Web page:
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I’ve been checking out the new Java SDK 8 with the Nashorn js engine and JavaFX. Very nice. Would love to see a good article on using it and bundling apps using it.
I think JS is going to become even more popular after ES6 comes in with its improvements. I read an interesting article on the tidal wave of frameworks though. Suggested that a more atomic style of using specific little libraries for specific things might be the future.
Wow - that’s equivalent to learning how to ride a horse and cart instead of getting a drivers license.
A number frameworks and libraries - should be a number of…
Definitely. The other problem is that it will still be some time before we see this JS being used everywhere, what with slow browser upgrade adoption etc.
There’s a bit about this in one of the later chapters in the book. I defnitely think the future will be all about small modules that do one thing very well, rather than huge monolithic frameworks that try to do everthing. This will definitely be easier when the module pattern from ES6 gets adopted.
You could even put lots of different modules together under an umbrella namespace using something like Ender or a build process, effectively creating your own custom bespoke framework.
Thanks - will try to get this changed!
I actually think that most modern browsers are updating quite quickly, so this isn’t as much of a problem as it used to be.
I love JSON! It hits the sweet spot between being a human and machine readable data format. And the fact that it can be encoded as a simple string makes it amazingly portable!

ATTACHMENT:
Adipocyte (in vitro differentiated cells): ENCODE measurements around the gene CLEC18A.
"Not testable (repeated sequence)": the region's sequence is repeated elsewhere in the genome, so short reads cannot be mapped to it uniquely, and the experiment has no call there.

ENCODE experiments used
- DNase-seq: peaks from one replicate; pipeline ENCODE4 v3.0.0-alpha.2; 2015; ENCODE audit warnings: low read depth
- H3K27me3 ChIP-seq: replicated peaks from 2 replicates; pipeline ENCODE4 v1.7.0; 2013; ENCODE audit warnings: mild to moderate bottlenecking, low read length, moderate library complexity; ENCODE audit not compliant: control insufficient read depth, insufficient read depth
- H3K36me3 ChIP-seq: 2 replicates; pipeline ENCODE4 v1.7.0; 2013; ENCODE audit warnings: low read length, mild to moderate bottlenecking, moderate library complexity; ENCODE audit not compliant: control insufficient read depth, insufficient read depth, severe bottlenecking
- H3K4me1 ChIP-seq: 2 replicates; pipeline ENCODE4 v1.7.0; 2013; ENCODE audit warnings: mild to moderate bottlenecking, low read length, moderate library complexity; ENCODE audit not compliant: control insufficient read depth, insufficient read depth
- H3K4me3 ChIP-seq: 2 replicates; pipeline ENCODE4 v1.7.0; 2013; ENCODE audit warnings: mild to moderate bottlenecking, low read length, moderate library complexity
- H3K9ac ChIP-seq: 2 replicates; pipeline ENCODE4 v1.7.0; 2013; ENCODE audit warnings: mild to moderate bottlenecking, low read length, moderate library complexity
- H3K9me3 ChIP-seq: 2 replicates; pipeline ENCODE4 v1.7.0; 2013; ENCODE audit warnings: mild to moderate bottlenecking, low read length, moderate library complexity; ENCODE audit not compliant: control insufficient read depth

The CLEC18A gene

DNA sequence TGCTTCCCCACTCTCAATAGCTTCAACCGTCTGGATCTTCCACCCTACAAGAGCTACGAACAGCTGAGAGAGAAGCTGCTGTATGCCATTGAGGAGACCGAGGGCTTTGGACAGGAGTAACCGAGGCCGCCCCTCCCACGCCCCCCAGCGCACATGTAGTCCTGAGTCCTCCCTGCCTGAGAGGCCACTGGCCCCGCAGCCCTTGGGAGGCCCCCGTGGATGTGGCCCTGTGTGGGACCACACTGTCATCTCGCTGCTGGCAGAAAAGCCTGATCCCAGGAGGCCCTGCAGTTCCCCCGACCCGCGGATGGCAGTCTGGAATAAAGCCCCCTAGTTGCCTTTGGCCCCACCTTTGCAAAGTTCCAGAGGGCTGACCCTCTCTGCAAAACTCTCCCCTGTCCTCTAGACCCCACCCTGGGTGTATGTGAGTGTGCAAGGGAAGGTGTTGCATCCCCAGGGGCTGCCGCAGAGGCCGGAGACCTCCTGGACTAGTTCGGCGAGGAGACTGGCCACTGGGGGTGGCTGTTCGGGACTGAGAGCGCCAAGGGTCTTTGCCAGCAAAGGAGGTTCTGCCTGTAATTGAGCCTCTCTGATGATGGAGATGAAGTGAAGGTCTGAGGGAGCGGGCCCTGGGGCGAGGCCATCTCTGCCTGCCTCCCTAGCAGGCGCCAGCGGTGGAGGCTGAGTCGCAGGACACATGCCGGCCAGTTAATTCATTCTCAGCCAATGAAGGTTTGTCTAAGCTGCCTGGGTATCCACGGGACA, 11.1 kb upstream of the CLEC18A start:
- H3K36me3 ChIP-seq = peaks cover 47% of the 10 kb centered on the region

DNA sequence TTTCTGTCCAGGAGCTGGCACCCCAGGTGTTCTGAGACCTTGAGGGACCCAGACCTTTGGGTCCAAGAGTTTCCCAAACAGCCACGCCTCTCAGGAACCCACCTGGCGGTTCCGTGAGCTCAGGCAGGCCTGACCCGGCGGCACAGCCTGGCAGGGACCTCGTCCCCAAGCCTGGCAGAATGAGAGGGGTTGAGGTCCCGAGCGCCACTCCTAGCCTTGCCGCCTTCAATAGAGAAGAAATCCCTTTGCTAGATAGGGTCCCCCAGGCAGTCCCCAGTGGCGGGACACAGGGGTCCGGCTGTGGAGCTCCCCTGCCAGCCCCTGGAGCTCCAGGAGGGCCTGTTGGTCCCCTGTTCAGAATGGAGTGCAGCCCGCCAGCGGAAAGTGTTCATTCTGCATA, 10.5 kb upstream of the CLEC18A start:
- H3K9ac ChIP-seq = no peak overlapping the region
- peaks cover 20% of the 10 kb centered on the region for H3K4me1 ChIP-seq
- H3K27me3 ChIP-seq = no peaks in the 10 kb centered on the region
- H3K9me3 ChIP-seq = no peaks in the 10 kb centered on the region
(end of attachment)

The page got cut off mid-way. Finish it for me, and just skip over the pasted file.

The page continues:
(I had to add (dot) because I’m only allowed 2 links in my answer)
To start, this rand it not targeted to you personally. I like your article, it shows that JS is indeed a very mature language. One that has been around for a long while. Also comparing it to Java’s all platform mission is a +1! But…
Talking about Object Oriented programming vs Functional programming in JS is simply not understanding JS.
To be honest, I’m sick and tired of all those ‘write OO in JS’-tutorials. They make for bad code, var self=this; crap and people panicking when this suddenly is not this but that, or window.
As long as people write articles about JS Objects and how to write ‘OO’ code in JS, it will stay in puberty.
You also state ‘Closure’ as being a cool feature of the language. Not sure you understand what a Closure is, nearly all languages have them, not so special imo.
A small snippet to end: typeof new String(‘foo’) != typeof ‘foo’ && new String(‘foo’) == ‘foo’. I rest my case, hard to learn
Thanks for your feedback - it’s always good to see the other side of things, and the links you sent made interesting reading.
I think that JS struggles with both an OO and functional approach, but the fact is that you can do both in JS, if you want to. I’d be interested to hear why you think the OO approach is so bad?
Yes I agree that the language itself isn’t asynchronous, but the way callbacks (and promises) are used makes the language behave as if it was asynchronous.
I still stand by my assertion that JS is a good language to learn for a first timer. I think the advantage is that people can learn JS using just their browser and it also gives them access to lots of other places to practice and see examples. Yes it has more quirks than most languages, but don’t all languages have some difficult ideas to get your head around? I think you can get the basics of programming without running into too many JS gotchas.
No more having to faff about with software such as DOSbox, just play in browser. After years of hating the language, I love it for the above sites alone!
I’ve just been reliving some childhood memories playing Chuckie Egg!
That is a blast from the past!
How many hours did I spend on that game?
I spent many childhood hours playing this - the shock when the giant bird started chasing you!